Moment when Catholics and Jews could heal

April 24, 2015 17:59

Shortly before his untimely death in 1904, Theodor Herzl was received by Pope Pius X. The former wanted to enlist the Catholic Church's supoport for the re-establishment of the Jewish people's independence in its ancestral homeland. However, Herzl records in his diaries that Pius's response was far from supportive.

The Pope told him he could not recognise the Jewish people as such because "the Jews have not recognised our Lord". The Pope declared "we cannot prevent the Jews from going to Jerusalem, but we could never sanction it. If you come to Palestine and settle your people there, our churches and priests will be ready to baptise all of you".

Now Pius wasn't particularly hostile towards Jews, he was simply expressing the normative Christian approach toward Jews articulated in the first century of the Christian era, namely that the expulsion of the Jews from their land was proof of Divine rejection. The Church was now the new and true Israel, having replaced the old one - the Jewish people. This attitude that we refer to today as "the teaching of contempt" towards Jews and Judaism provided theological justification for Jewish homelessness and marginalisation. Accordingly, the idea of the return of the Jewish people to assume sovereignty in its ancestral homeland was anathema to most Christians down the ages and Pope Pius X was simply articulating this to the unfortunate Herzl.

While Nazi ideology was very much secular and pagan, the "Final Solution" regarding the Jews was implemented by mostly baptised Christians in ostensibly Christian lands. Thus as devastating as the Shoah was for Jewry, its implications and ramifications for Christianity were profound. However, among the notable Christian heroes who stood out as exceptions in these horrific times was Angelo Roncalli, the Papal representative in Turkey and one of the earliest western religious figures to receive information on the Nazi murder machine. He helped save thousands of Jews and was deeply moved by the plight of Jews. In 1958, after the demise of Pope Pius XII, Roncalli was elected as the new pontiff, taking the name John XXIII, and announced his attention to review the Church's teaching regarding Jews and Judaism.

In June 1960 at a momentous meeting between the Pope and the French Jewish historian Jules Isaac, the latter presented his documentation of the history of the Christian "teaching of contempt" towards Jewry, pleading for the matter to be rectified. He received an attentive ear and recorded having asked the Pope at the end of the meeting if he may "carry away a bit of hope", to which John XXIII replied "you have a right to more than hope".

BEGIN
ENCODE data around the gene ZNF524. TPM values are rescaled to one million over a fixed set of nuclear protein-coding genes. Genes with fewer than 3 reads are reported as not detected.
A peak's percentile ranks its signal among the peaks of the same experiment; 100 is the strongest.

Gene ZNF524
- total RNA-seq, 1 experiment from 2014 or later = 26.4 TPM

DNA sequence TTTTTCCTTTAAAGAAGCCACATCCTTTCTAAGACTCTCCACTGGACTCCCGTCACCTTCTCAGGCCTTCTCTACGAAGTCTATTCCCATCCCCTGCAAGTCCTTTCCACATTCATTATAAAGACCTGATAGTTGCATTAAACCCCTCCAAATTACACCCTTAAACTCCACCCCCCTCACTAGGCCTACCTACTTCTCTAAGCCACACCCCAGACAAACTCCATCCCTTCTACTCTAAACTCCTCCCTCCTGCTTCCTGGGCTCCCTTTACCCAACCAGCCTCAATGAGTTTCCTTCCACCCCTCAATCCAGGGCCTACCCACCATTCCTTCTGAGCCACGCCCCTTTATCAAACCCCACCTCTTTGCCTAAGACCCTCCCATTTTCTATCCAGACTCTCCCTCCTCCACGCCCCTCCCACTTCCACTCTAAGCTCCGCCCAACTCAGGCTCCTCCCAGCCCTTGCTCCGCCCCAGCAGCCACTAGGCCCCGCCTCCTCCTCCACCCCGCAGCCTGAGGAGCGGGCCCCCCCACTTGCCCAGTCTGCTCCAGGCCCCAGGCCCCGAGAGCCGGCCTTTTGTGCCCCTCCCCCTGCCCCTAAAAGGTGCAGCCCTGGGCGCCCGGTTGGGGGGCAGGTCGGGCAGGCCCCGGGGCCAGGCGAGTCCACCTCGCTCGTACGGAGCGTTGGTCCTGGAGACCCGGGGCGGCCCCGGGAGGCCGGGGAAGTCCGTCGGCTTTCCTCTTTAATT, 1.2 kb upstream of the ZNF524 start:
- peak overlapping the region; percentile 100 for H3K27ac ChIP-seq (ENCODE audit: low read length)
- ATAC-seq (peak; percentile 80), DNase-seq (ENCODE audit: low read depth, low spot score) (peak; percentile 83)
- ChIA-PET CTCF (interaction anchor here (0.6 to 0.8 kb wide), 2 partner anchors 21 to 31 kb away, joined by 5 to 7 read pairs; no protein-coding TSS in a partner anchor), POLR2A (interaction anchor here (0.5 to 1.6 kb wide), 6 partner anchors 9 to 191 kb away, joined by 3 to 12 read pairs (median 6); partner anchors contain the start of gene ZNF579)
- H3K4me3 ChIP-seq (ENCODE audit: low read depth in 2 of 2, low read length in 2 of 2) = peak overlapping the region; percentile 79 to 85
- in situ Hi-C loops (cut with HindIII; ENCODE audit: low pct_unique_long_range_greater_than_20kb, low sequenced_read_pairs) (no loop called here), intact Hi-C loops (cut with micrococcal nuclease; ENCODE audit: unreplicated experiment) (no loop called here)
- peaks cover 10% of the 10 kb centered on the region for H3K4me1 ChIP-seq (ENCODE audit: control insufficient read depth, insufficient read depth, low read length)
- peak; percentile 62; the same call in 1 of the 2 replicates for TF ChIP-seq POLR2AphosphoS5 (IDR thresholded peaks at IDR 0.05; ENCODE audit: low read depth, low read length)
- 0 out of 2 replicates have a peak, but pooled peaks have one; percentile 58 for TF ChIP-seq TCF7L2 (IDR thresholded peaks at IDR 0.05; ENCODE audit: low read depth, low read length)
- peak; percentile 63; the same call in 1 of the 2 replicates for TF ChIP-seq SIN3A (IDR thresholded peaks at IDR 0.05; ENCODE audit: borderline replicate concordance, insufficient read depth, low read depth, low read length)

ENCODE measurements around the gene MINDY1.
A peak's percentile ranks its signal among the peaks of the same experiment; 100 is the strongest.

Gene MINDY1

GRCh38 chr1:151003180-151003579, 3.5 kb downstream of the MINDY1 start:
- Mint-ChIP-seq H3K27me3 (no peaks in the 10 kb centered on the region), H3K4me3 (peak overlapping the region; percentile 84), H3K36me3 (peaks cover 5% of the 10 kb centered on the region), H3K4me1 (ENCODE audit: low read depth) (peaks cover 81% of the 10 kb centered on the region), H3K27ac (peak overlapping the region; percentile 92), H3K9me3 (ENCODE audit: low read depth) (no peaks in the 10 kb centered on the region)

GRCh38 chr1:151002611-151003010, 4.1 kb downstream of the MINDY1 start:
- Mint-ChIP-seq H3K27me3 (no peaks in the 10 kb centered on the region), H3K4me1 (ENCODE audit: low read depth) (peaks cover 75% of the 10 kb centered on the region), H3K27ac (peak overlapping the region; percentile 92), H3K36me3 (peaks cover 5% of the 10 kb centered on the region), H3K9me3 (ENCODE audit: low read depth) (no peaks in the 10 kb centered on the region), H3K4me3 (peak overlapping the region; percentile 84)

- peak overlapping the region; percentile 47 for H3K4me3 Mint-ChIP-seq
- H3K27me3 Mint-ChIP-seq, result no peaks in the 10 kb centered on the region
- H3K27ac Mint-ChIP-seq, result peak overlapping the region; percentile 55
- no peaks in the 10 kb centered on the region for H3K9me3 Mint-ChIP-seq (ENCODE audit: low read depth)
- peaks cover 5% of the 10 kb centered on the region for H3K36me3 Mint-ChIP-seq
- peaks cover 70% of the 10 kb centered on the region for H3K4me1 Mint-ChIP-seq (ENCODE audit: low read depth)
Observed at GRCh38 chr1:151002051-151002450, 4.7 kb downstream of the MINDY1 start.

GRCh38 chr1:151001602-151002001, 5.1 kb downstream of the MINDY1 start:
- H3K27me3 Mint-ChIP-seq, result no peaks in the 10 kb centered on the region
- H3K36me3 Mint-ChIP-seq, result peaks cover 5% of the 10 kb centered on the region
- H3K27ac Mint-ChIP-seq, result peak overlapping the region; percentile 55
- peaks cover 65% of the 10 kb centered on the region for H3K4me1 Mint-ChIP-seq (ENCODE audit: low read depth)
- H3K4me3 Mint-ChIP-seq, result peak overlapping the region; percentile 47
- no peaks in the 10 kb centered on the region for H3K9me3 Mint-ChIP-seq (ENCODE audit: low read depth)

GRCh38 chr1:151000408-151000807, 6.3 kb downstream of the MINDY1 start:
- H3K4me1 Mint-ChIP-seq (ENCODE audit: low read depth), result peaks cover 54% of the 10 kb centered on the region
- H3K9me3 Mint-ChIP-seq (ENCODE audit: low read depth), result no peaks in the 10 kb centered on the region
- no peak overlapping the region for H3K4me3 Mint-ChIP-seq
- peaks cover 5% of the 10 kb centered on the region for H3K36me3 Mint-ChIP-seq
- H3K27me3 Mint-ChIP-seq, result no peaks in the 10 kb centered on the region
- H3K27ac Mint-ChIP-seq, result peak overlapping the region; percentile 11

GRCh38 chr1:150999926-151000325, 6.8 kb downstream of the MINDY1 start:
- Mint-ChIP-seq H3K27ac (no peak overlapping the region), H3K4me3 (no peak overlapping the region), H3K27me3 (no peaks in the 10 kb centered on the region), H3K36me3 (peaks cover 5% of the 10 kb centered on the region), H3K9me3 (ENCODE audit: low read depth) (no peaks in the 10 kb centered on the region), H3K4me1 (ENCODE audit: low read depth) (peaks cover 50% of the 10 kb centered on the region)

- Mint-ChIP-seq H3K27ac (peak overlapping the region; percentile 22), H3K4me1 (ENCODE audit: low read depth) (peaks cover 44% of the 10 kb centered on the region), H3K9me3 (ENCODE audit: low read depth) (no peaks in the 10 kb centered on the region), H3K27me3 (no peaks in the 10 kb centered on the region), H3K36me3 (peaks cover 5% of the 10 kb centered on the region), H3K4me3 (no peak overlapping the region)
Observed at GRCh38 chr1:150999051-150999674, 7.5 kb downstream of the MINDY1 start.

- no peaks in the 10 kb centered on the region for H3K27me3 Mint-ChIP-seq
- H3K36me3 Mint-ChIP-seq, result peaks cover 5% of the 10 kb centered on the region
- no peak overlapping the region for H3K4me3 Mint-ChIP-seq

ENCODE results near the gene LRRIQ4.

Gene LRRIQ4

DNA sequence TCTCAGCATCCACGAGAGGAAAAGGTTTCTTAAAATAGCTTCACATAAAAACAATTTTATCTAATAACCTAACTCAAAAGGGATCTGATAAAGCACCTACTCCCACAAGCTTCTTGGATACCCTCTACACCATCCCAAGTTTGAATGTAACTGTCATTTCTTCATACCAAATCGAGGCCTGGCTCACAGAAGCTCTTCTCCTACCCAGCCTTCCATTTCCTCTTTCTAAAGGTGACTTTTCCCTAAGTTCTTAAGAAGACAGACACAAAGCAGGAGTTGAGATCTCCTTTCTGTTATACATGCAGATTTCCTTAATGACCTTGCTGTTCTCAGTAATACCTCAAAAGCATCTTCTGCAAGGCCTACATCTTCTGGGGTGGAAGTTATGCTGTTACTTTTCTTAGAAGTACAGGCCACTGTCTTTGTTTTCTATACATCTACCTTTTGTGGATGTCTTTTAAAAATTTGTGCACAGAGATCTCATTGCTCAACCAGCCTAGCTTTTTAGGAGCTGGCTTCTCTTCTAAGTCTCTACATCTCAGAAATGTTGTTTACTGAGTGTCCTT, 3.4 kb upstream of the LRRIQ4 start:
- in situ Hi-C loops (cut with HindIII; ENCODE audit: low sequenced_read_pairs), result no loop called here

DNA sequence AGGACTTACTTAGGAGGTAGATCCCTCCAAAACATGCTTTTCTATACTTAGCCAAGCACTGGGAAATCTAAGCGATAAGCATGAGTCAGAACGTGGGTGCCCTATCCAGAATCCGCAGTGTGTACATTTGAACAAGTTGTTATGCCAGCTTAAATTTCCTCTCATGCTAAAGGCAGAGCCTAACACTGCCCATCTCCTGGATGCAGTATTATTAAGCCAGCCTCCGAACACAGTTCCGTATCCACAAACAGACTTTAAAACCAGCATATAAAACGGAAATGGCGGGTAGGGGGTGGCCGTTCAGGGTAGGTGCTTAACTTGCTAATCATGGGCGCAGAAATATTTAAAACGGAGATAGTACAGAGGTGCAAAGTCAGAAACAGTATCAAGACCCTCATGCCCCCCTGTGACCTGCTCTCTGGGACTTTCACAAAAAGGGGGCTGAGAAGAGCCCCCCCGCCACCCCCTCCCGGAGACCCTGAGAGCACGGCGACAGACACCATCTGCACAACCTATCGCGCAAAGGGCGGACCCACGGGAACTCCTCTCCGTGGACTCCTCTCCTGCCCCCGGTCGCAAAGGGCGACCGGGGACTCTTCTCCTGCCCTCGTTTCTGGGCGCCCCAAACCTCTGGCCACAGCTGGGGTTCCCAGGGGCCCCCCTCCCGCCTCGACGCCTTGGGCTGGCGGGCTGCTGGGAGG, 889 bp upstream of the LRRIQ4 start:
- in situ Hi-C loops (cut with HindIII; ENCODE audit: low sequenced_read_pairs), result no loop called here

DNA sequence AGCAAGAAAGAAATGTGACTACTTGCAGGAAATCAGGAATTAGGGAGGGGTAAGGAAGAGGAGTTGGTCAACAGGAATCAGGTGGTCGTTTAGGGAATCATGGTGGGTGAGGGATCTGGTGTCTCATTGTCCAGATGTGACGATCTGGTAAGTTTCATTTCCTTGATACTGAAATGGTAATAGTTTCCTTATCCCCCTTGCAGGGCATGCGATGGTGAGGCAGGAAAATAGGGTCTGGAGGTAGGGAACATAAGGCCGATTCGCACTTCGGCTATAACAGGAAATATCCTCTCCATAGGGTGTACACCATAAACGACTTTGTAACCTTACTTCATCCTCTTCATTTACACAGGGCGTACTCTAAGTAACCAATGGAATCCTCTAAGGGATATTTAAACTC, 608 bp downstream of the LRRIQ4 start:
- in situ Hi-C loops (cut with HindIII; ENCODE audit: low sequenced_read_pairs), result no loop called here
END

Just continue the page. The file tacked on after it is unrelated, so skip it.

The awful effects of the Shoah on many Christians were profound

The Pope entrusted Cardinal Augustin Bea with the task of bringing a text to the Ecumenical Council improving the relations between the Catholic Church and the Jewish People - a process that went through rather a difficult journey. Pope John XXIII did not live to see its fulfilment, but almost exactly 50 years ago under the authority of Pope Paul VI the document on the Relation of the Church to non-Christian Religions - known by its opening Latin words "Nostra Aetate" ("In our time") - was promulgated. Section four of the text dealing with the relationship with the Jewish People, admonishes against portraying the Jews as rejected by God and as collectively guilty for the death of Jesus. It furthermore affirms the unbroken and eternal Covenant between God and the Jewish people and in so doing, Nostra Aetate eliminated in one stroke any theological objections to the idea of the return of the Jewish people to its ancestral homeland and to sovereignty within it. The document categorically condemned antisemitism; and it called for "fraternal dialogue and biblical studies" between Christians and Jews.

While it took another 28 years before full diplomatic relations were established between the Holy See and Israel, this delay had more to do with politics than with religion. Above all, since Nostra Aetate, Catholic-Jewish relations have flourished, and in the US numerous centres for Christian-Jewish studies have been established. The revolution in Catholic-Jewish relations is a wondrous achievement in itself. However it says something even more universal about relationships between religious communities.

If a religion can go from seeing another community as contemptible and condemnable, to respected and beloved; if it can transform the most negative view of another religion to arguably the most positive, then surely it serves as a model for humanity at large, declaring that no chronic neuralgic relationship is beyond transformation.

Today there are relationships plagued by politics - one thinks of Jewish- Muslim relations that are inevitably affected by the Israeli-Palestinian conflict. However Islam had never denigrated Judaism in the way that Christianity had.

Everywhere, religious communities can overcome negative images of the other through positive engagement and purify themselves of prejudice and contribute to the wellbeing of society at large.

April 24, 2015 17:59

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